Clymer questioned focusing energy on what is under negotiation now: ProComp, the pay system that provides teachers one-time bonuses for things like teaching in a high-poverty school, getting strong evaluations, having students who earn high test scores, or teaching in a high-performing school.

He said he’d like to save some political leverage to focus on other issues covered by the district’s main contract with the union.

“It’s really unfortunate these things can’t all be negotiated together,” he said. “If the district came out and said, ‘We want to give you more money, not as much as you like, but we want to devote more to things like mental health services,’ I really think that would be a winning argument.”

In opposing a strike, Clymer said that he did not want to divide his fellow teachers

“Although I voted no, I believe in the union,” he said. “And if the union voted to strike, I will absolutely support the union.”

Paula Zendle, Denver Green School: Undecided about strike

Paula Zendle is dreading the moment that is appearing increasingly likely: standing before her students at the Denver Green School and explaining why she won’t be there to teach them.

“I tell them constantly, ‘Don’t miss school, don’t miss school. Don’t be absent, don’t be absent, don’t be absent,’” said Zendle, her eyes welling up with tears as she waited on a friend. “I have been fighting to avoid a strike. I hate this. It’s utterly and totally agonizing to me.”

Paula Zendle

Zendle said she left a career in the corporate world for the classroom and has been teaching eight years. She teaches English language acquisition and Spanish at the Green School, a popular and highly-rated middle school option in a district that celebrates choice.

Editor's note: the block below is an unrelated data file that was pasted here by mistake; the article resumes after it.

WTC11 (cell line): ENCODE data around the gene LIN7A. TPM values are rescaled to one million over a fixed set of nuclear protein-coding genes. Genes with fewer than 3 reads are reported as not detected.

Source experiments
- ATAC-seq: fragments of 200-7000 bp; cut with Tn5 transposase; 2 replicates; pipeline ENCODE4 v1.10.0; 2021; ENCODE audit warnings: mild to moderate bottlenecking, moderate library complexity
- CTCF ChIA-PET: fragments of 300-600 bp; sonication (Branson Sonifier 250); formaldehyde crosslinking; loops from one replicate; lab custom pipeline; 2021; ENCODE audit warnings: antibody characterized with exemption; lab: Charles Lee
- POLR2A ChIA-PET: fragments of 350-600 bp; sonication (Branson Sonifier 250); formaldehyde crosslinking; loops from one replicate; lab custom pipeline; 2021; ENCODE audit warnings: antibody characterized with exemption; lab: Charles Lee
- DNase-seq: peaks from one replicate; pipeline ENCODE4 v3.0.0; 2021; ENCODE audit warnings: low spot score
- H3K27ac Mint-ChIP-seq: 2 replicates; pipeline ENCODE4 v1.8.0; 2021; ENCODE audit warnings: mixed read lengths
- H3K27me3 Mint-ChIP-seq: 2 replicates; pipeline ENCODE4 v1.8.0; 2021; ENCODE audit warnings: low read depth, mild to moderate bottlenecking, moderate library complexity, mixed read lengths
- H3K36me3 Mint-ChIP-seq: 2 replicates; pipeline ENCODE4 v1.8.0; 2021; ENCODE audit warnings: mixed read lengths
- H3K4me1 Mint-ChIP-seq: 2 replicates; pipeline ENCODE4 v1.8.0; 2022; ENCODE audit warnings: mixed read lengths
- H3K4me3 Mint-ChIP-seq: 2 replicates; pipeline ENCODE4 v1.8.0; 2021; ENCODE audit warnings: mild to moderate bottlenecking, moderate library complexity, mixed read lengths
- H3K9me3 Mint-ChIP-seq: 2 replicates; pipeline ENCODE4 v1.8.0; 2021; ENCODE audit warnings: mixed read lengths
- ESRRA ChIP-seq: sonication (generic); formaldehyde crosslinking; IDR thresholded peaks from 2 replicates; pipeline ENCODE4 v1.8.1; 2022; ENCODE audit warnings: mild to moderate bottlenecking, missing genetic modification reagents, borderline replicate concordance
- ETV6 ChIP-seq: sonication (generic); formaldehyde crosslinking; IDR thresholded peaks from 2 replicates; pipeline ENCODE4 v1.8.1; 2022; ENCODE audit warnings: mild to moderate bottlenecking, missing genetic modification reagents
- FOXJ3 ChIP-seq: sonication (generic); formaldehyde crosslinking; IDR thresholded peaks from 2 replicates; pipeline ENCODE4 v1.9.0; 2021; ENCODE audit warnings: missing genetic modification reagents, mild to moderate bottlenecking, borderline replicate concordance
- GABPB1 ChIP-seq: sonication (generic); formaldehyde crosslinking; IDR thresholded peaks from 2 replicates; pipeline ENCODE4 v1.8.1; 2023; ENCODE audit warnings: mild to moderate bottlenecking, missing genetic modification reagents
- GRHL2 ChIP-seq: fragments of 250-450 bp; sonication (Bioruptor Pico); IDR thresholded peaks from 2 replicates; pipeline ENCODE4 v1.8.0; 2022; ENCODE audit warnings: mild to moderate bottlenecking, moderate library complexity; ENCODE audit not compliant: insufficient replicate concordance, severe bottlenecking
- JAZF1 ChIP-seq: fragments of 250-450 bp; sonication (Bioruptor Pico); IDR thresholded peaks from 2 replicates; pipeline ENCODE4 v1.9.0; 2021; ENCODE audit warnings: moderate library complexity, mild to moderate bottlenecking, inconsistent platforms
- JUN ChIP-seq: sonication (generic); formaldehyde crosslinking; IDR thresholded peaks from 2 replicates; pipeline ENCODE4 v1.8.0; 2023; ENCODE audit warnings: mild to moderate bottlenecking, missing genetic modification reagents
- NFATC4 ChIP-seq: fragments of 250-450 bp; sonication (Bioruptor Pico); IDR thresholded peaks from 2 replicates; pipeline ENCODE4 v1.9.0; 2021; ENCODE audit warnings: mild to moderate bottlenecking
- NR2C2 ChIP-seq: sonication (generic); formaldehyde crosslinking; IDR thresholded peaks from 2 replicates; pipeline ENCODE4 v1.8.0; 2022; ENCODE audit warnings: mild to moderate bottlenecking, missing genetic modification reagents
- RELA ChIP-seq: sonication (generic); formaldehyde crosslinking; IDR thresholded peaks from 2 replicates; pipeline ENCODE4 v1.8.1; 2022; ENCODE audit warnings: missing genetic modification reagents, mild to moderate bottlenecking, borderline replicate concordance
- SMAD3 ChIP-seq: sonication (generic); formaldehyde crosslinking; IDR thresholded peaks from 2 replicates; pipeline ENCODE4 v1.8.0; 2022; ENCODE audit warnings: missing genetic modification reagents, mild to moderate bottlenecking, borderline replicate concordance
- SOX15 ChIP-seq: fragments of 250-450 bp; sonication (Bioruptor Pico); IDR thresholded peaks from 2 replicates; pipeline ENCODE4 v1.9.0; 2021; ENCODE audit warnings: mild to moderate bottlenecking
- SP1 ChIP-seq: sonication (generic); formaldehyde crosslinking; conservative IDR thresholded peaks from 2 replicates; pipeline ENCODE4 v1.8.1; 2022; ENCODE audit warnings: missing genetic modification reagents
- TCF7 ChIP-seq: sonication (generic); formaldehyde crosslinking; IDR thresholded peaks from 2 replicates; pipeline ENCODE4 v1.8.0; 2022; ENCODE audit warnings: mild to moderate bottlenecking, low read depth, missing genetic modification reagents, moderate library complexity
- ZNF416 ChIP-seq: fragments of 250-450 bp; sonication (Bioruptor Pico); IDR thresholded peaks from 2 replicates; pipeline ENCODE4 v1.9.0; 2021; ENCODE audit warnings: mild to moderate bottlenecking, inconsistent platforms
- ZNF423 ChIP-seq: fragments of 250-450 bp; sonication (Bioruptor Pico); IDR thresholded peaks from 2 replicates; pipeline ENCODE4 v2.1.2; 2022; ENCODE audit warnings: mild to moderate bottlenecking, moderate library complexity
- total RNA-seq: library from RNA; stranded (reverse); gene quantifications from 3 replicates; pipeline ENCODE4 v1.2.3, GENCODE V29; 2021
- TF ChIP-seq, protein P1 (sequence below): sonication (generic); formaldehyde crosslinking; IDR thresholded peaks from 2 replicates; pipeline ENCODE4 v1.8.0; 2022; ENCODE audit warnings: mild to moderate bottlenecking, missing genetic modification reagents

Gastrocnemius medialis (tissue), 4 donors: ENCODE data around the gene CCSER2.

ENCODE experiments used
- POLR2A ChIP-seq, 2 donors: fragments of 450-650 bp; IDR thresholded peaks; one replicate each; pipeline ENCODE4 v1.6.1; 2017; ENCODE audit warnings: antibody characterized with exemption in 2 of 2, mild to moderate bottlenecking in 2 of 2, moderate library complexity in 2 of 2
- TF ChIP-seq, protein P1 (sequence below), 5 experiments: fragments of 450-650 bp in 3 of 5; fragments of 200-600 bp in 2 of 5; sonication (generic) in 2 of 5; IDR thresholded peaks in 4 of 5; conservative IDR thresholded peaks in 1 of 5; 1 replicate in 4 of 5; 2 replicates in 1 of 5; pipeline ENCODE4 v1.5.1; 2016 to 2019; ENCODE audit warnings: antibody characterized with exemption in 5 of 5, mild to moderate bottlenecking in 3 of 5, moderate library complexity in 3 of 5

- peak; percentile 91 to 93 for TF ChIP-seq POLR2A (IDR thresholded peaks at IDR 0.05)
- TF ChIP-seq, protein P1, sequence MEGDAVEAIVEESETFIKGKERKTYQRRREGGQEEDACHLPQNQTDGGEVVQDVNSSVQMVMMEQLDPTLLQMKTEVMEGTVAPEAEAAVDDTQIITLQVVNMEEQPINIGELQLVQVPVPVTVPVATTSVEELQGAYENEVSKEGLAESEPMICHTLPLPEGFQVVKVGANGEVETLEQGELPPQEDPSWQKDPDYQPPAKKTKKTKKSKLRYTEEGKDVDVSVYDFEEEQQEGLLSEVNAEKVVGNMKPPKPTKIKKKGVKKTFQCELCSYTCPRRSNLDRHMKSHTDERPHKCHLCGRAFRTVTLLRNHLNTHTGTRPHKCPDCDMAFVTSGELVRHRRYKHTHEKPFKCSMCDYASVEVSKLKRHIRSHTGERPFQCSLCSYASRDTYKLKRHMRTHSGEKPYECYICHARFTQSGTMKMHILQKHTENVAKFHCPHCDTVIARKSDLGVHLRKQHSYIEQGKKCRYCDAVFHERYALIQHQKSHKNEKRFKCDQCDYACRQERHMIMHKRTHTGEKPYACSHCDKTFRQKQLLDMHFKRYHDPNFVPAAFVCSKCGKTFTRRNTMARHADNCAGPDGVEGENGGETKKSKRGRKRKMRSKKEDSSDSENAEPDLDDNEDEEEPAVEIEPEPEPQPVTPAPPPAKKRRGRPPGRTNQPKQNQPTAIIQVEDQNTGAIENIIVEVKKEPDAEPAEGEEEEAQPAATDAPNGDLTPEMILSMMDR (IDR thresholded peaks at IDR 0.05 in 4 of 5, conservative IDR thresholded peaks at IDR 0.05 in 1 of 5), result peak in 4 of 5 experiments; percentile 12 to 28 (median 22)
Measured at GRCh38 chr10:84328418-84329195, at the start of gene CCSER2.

Zendle said she has done her research and written to the district’s chief financial officer. What bothers her is a system she believes rewards younger teachers and underpays teachers in terms of the cost of living.  

The average Denver teacher currently earns about $51,000 in base pay and $57,000 with incentives, according to data from the state education department and the district. That’s less than teachers in districts like Boulder Valley, Cherry Creek, and Littleton.

District officials have agreed to put $20 million more into teacher compensation and defended their most recent offer on Saturday as “compelling.”

For Zendle, the prospect of facing her students — and that she works in a supportive school environment — is contributing to her struggle in deciding whether to vote “yes” to strike.

So if the moment does come, what will she tell her students?

“We have the right to protest unfair taxpayer spending,” she said. “This is not only unfair, it’s unconscionable. Their priorities have been wrong for 10 years.”

Then she paused and made clear that her decision had not been made. She considers herself a person of principle, and that will guide her in making a decision.

lesson plan

Denver hopes to keep its schools open in a strike — and the union wants you to send your kids

PHOTO: Kathryn Scott Osler/The Denver Post
Students eat lunch in the cafeteria at Dora Moore K-8 School in Denver.